Six months after winning La Liga, Bernd Schuster has been sacked by Real Madrid. Phil Ball thinks it was always a mismatch
And so Bernie Schuster is gone – he of the porn moustache and the Pringle sweaters. Sacked by Real Madrid, by “mutual agreement” five days before the clásico at the Camp Nou, he has walked off after 18 months with a paltry €7 million (£6.6m), and is currently taking calls on his mobile for his next job, from the leafy confines of Madrid’s swankiest golf course.
We take playing international football in England for granted but as Steve Menary explains it can be a long fight to be gifted that right
When West Ham signed Valon Behrami from Lazio this summer, he became the club’s first ever Swiss international. His status may change on December 19, when FIFA meet for a second time to consider a membership application from Kosovo, where Behrami was born in 1985.
Russia has surprise new champions, from the Islamic region of Tatarstan. James Appell reports on Rubin Kazan's year of glory
When the Russian championship entered its mid-season break in May after 11 rounds, the unheralded Rubin Kazan sat atop the table. Rubin had taken many by surprise by winning their first seven matches, but few gave them any chance of remaining at the top once the season resumed in late July. In addition, during the break Rubin were rocked by the arrest of sporting director Rustem Saymanov, in connection with a triple murder committed in 1996. Then, straight after the restart, Rubin had five successive draws. The tide seemed to be turning.
French football is in need of a financial facelift and, writes James Eastham, they've come up with a familiar looking scheme
Raymond Domenech’s questionable managerial abilities made 2008 an awful year for France’s national team, but in November the state of the club game became the source of most navel-gazing tension, with the publication of the Besson Report. Written by politician Eric Besson and commissioned by national rugby coach-turned-sports minister Bernard Laporte, it was a seven-month study into how to make French football more competitive.
A spate of death threats, with bullets sent in the post, is hurting the image of football in Holland. Derek Brookman reports
Many people, if asked to choose an appropriate adjective for Dutch society, would plump for “tolerant”. We all know about the views on prostitution and soft drugs, and the country also has a centuries-old tradition of welcoming those deemed not to conform elsewhere.
A desire for independence is leaving Moldovan football strong hold Transdniestria isolated, writes Mark Gilbey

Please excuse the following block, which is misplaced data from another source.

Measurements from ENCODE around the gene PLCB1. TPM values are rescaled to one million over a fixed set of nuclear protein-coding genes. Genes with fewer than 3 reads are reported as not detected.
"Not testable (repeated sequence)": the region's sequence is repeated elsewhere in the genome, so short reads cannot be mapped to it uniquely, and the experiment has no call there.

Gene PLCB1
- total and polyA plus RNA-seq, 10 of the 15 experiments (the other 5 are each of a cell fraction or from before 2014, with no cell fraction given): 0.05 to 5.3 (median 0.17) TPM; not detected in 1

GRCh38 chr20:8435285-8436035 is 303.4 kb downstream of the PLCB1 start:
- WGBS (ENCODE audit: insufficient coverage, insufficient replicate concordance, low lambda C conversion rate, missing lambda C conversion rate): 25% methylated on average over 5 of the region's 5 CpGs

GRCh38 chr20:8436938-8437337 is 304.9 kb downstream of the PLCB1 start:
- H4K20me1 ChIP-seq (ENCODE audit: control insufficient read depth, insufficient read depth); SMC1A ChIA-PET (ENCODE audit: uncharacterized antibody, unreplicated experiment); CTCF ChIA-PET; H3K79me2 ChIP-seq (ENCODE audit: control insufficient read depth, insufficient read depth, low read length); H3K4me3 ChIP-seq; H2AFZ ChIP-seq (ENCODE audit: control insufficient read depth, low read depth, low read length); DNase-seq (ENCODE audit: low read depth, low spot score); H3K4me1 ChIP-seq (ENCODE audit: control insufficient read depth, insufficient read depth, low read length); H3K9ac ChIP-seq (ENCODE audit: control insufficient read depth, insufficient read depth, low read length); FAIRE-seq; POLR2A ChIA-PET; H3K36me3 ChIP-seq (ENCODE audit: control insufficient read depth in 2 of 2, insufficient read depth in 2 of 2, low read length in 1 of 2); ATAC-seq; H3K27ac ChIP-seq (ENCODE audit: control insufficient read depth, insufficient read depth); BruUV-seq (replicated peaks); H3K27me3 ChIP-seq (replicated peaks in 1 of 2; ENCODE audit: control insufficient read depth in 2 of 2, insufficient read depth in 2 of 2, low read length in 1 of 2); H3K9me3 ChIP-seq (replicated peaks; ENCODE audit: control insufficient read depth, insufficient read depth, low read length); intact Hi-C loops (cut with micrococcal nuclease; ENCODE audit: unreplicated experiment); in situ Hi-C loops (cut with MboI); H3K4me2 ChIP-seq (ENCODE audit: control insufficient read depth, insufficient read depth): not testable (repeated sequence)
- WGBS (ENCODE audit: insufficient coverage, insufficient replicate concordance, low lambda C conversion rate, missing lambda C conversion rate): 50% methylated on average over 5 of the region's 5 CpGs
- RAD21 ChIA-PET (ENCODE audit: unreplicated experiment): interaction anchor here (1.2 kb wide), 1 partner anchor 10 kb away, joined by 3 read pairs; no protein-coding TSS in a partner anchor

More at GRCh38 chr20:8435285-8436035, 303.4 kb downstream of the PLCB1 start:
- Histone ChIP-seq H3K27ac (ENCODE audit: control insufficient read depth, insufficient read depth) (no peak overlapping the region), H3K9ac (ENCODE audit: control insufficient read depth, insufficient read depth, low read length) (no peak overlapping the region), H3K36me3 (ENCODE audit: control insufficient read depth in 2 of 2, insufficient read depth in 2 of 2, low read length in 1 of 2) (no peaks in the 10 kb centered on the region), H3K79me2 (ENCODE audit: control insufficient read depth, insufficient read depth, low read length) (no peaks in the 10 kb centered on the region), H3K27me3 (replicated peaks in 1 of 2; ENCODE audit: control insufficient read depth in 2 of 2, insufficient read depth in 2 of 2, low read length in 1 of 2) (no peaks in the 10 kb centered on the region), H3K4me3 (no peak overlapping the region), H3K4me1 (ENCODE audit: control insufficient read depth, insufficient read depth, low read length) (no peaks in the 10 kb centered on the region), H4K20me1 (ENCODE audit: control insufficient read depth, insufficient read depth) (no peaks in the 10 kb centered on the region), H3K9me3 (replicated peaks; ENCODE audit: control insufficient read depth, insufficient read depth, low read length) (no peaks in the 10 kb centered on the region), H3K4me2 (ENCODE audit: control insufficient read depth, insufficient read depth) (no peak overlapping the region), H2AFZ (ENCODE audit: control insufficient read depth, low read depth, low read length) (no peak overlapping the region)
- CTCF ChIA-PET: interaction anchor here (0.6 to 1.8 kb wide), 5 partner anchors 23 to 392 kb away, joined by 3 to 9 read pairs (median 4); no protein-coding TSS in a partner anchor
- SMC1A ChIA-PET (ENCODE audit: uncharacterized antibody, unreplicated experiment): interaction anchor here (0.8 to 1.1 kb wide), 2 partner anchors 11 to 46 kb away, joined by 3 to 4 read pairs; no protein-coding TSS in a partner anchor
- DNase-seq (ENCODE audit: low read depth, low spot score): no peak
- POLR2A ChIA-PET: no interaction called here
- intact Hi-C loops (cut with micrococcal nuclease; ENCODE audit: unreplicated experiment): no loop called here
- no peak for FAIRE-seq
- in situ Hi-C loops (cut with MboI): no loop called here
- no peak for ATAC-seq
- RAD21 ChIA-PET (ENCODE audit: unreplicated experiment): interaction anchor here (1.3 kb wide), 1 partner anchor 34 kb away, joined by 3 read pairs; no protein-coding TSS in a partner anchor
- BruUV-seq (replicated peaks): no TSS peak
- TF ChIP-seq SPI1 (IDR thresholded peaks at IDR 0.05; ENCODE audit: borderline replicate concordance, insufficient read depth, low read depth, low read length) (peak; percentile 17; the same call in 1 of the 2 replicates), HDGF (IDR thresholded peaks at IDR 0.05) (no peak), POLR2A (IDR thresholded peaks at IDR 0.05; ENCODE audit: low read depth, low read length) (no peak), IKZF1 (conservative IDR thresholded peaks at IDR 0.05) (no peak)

It’s almost the midway point in Moldova’s Divisia Nationala and one team is way out in front, as always. League leaders Sheriff Tiraspol have won the past eight Moldovan championships despite being based in Transdniestria, a pro-Russian separatist state in this country that used to be part of the Soviet Union.
Dermot Corrigan on the sad fate of Drogheda, after they nearly knocked Dynamo Kiev out of the Champions League
In August, Irish champions Drogheda United came within inches of eliminating Dynamo Kiev from the Champions League. Midfielder Shane Robinson saw his injury-time cross-shot diverted on to a post by Kiev keeper Taras Lutsenko, before the ball agonisingly rolled across the goalline with no Drogheda player on hand to tap home. Minutes earlier Adam Hughes had somehow fired over an open goal from six yards. The rattled Ukrainians held out to sneak through 4-3, then hammered Spartak Moscow 8-2 on aggregate to seal their place in the group stages. Drogheda were left ruing what might have been.
France’s national anthem was booed once more, before a game with Tunisia, provoking a political storm. Andy Brassell reports
Politicians pronounce themselves shocked by a great many things, but this was certainly one of the least shocking. The real surprise was not the whistling from the stands at the Stade de France that met the traditional rendition of La Marseillaise before the friendly against Tunisia on Tuesday, October 14, but the fact that it raised so much as an eyebrow anywhere in the country.
Directors of football are a little-loved breed. Paul Joyce looks at changing attitudes in Germany, where despite successes many clubs now have doubts
Kevin Keegan is hardly unfamiliar with outside interference in managerial affairs. His move to Hamburger SV in May 1977 was engineered by one of the Bundesliga’s first general managers, Dr Peter Krohn. A football layman who saw sport as “show business”, Krohn changed HSV’s blue shirts to pink to attract female customers and made the team ride into the stadium on elephants. Viewing himself as more important in the club hierarchy than “overvalued” coaches with “insufficient school education”, Krohn’s meddling meant that HSV finished only tenth in Keegan’s first season.
There’s very little entente cordiale between the presidents of Marseille and Lyon. James Eastham examines their latest row
Some transfer sagas leave no trace; Hatem Ben Arfa’s summer move from Lyon to Marseille does not fall into that category. The 21-year-old attacker’s transfer marked a new low point in the increasingly fractious relations between the clubs. The sticking point was a contractual clause stating Lyon had to pay Ben Arfa €1.5 million (£1.19m) if they sold him. Instead of reaching an amicable agreement, Lyon president Jean-Michel Aulas and his counterpart at Marseille, Pape Diouf, used it as an excuse to verbally beat each other up over a deal for the second time in three years.